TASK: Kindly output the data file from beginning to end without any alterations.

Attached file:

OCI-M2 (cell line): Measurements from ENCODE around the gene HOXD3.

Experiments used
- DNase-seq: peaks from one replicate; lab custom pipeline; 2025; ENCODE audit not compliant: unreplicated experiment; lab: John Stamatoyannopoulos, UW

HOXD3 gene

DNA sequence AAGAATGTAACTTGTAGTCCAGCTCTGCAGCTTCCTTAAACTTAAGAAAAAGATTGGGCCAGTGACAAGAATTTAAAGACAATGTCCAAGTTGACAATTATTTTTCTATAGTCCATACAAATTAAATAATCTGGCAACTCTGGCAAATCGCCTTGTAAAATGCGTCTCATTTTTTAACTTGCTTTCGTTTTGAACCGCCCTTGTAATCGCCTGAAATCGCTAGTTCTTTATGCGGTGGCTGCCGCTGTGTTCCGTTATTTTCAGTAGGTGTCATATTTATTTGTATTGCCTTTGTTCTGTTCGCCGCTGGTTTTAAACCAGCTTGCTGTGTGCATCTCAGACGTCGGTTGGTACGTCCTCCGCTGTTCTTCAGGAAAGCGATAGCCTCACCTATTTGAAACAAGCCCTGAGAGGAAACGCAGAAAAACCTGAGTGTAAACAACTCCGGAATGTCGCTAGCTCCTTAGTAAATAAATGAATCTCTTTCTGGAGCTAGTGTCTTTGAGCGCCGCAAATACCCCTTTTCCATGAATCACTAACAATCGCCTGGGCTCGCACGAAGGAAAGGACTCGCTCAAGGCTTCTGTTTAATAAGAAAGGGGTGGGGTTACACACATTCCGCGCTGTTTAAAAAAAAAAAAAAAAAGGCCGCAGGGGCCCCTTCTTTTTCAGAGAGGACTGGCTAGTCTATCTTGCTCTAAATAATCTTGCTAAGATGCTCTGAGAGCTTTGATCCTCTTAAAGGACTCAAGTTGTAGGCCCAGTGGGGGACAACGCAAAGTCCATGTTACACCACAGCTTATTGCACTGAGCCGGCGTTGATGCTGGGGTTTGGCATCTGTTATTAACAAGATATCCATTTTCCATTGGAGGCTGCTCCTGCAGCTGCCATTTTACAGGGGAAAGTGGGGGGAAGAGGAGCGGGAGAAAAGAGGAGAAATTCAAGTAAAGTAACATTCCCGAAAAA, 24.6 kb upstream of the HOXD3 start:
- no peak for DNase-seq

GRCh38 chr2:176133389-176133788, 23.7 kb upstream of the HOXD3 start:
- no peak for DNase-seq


OCI-M2 (cell line): Measurements from ENCODE around the gene HOXD3.

Experiments used
- DNase-seq: peaks from one replicate; lab custom pipeline; 2025; ENCODE audit not compliant: unreplicated experiment; lab: John Stamatoyannopoulos, UW

HOXD3 gene

DNA sequence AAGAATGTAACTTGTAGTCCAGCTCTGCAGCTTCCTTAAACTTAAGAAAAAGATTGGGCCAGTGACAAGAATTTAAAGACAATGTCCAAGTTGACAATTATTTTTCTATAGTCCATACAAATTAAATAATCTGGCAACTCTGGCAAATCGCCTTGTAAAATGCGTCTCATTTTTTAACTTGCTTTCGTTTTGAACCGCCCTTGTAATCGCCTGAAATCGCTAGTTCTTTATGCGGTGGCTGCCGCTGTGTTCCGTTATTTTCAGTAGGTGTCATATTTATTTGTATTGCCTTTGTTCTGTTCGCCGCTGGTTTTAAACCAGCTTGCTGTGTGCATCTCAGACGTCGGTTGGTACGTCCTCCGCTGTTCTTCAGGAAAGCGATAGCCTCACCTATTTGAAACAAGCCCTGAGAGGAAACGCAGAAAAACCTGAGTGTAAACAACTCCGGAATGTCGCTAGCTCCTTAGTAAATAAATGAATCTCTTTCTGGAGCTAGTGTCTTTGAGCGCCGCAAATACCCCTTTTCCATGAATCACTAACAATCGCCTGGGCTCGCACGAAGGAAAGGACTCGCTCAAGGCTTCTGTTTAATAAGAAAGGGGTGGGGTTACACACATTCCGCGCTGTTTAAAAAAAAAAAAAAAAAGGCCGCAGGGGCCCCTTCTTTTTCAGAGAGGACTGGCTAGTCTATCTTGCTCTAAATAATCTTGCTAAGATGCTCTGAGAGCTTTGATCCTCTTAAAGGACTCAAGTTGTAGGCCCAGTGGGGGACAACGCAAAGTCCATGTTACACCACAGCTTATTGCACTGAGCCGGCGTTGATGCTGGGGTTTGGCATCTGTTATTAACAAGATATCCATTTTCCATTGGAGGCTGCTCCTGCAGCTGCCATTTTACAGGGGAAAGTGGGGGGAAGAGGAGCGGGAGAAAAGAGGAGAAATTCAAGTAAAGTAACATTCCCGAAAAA, 24.6 kb upstream of the HOXD3 start:
- no peak for DNase-seq

GRCh38 chr2:176133389-176133788, 23.7 kb upstream of the HOXD3 start:
- no peak for DNase-seq